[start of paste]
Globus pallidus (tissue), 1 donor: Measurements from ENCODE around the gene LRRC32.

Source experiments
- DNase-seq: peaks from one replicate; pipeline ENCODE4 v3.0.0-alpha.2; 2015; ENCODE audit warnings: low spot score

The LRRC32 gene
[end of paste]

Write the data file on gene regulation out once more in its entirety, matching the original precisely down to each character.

Globus pallidus (tissue), 1 donor: Measurements from ENCODE around the gene LRRC32.

Source experiments
- DNase-seq: peaks from one replicate; pipeline ENCODE4 v3.0.0-alpha.2; 2015; ENCODE audit warnings: low spot score

The LRRC32 gene